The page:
Helen W’s response to my request to look at my blog, just to make sure I am on the right track:

You could add the following: – you’d need to research for any writing on his work
Annie Atkins – British botanist, related to the history of cyanotypes and its links to botany
Caleb Charland – contemporary approaches to analogue, craft techniques –
Philippa Lawrence – Bit random, but I can see parallels with the tracing/drawing/lines – botany, colour, form
Also some corrections for the notes:
Shoair Mavlian – she recently curated
Mimi Mollica – is one of the founders of PhotoMeet, and a documentary photographer
I have looked at Marco Breuer and Caleb Charland’s work & really got a lot out of them both which I can apply to my work.
The others, I will have to pluck up courage to contact them about my work.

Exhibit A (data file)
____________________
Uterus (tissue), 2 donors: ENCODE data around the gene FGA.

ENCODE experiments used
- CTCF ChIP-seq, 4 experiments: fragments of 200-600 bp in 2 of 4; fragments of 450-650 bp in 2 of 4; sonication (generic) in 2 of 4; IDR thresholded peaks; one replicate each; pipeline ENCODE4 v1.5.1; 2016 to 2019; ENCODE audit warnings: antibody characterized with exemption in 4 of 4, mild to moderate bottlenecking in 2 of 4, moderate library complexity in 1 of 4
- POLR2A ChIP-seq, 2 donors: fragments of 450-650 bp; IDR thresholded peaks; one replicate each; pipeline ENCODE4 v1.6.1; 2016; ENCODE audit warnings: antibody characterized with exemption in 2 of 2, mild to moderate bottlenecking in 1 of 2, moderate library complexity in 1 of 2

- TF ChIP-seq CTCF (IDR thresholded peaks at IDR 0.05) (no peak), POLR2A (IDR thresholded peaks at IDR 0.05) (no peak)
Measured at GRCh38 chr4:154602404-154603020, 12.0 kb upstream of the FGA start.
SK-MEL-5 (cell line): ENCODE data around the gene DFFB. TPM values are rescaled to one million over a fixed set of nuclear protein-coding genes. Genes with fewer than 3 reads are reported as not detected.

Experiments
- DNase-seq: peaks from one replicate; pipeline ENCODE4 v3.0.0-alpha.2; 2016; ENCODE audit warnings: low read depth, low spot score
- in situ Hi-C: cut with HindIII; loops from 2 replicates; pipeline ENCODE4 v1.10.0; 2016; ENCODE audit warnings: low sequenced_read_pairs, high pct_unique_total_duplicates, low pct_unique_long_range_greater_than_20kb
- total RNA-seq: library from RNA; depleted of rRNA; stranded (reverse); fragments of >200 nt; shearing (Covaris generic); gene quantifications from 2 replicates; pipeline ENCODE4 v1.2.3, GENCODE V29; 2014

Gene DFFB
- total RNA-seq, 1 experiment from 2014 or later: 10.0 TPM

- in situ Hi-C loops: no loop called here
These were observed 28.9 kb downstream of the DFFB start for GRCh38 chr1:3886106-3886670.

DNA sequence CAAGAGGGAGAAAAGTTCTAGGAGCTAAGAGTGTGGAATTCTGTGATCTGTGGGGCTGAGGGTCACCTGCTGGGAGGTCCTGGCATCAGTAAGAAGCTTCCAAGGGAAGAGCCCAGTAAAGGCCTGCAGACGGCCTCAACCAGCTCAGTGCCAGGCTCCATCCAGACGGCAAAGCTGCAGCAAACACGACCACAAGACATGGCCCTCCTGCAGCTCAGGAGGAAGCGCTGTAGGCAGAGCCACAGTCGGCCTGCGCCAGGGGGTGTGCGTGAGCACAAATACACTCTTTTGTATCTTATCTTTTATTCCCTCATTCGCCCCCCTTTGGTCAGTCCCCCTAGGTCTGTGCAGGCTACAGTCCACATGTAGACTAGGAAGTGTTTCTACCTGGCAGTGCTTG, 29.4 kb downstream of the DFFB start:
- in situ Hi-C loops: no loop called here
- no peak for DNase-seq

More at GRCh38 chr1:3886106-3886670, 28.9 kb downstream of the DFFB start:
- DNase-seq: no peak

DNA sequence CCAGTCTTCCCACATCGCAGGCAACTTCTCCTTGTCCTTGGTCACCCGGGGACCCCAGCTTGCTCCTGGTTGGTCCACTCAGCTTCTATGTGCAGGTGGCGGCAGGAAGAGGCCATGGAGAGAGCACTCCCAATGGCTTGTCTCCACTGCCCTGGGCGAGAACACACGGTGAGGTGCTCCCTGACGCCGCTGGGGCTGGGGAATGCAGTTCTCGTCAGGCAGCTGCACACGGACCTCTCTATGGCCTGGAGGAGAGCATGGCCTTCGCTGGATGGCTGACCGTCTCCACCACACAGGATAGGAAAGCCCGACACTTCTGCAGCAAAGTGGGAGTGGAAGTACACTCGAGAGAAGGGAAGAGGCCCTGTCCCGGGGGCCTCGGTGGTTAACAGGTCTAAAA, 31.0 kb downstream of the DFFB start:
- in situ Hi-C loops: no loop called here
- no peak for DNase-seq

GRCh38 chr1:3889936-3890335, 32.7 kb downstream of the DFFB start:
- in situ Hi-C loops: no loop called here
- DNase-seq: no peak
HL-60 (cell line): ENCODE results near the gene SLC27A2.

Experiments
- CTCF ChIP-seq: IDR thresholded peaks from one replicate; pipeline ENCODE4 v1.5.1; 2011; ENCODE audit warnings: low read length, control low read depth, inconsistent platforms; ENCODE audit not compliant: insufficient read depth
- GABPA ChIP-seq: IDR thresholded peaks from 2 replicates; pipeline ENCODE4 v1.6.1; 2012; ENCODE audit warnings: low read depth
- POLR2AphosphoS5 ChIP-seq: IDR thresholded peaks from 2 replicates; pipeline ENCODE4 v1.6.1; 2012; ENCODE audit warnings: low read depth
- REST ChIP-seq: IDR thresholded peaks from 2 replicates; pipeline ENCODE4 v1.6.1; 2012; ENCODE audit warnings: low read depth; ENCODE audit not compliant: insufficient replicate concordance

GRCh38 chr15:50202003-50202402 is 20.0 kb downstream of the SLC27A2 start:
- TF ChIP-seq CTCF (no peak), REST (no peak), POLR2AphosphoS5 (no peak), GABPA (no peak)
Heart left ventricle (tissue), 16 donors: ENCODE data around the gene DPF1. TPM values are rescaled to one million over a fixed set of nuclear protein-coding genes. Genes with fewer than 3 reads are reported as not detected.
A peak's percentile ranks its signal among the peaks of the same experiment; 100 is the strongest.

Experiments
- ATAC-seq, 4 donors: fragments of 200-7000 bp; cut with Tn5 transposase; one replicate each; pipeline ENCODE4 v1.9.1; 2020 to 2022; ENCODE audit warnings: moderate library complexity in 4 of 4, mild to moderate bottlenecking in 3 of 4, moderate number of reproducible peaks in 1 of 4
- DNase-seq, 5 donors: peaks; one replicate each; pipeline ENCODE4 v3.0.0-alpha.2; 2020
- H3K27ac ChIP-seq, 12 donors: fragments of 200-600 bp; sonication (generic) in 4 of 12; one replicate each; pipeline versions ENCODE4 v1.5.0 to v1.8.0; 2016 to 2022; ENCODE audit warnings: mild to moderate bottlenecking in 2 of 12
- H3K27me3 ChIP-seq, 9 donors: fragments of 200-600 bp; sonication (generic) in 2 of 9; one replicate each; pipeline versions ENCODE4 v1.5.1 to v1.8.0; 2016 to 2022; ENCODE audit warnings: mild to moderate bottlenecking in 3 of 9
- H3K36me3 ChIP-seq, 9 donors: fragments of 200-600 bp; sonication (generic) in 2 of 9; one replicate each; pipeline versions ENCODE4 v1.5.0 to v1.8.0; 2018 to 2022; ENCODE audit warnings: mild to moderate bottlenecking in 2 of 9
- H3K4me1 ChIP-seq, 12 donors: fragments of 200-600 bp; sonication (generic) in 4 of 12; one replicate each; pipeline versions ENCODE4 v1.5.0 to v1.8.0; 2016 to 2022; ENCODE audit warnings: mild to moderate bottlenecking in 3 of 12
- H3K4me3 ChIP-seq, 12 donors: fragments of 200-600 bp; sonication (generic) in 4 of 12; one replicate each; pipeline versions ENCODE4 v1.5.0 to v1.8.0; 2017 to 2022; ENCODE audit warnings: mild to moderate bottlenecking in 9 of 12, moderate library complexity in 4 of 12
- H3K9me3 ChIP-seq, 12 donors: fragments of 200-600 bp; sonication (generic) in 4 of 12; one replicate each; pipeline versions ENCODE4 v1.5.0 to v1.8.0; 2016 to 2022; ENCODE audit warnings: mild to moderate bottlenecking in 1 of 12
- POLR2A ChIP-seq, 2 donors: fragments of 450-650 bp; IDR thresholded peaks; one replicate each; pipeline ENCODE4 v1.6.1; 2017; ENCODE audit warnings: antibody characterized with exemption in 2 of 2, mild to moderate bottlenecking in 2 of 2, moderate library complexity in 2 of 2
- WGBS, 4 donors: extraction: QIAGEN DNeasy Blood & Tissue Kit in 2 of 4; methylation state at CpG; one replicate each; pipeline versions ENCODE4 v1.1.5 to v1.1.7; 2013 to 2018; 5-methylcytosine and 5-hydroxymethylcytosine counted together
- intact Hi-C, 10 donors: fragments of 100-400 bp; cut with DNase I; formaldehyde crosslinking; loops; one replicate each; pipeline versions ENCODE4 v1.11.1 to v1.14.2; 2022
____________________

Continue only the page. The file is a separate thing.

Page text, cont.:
Resource network:
  • Getting good printers.
  • Build a contact data base.
  • Framers.

Public relations network.

When you have an event coming up contact your network made up of not just FB, friends or LinkedIn.  Ask the contacts if you can put them on your mailing list.

Get your press release ready with the invitation & let people know that they can interview you.  Follow it up a few days before the event.

Knowing the lead times of the publications you want to target is important so you send it at the right time.

Spreadsheet containing:

Publications   curators   clients   potential collaborators   gallerists   buyers


Make a grid of;

Publications   Name of contact   Email   How we met   Follow-up?

Investigate MailChimp (free) for setting up group emails.

My initial grid of networks which will grow as and when I make more contacts:


Pages 19 – 24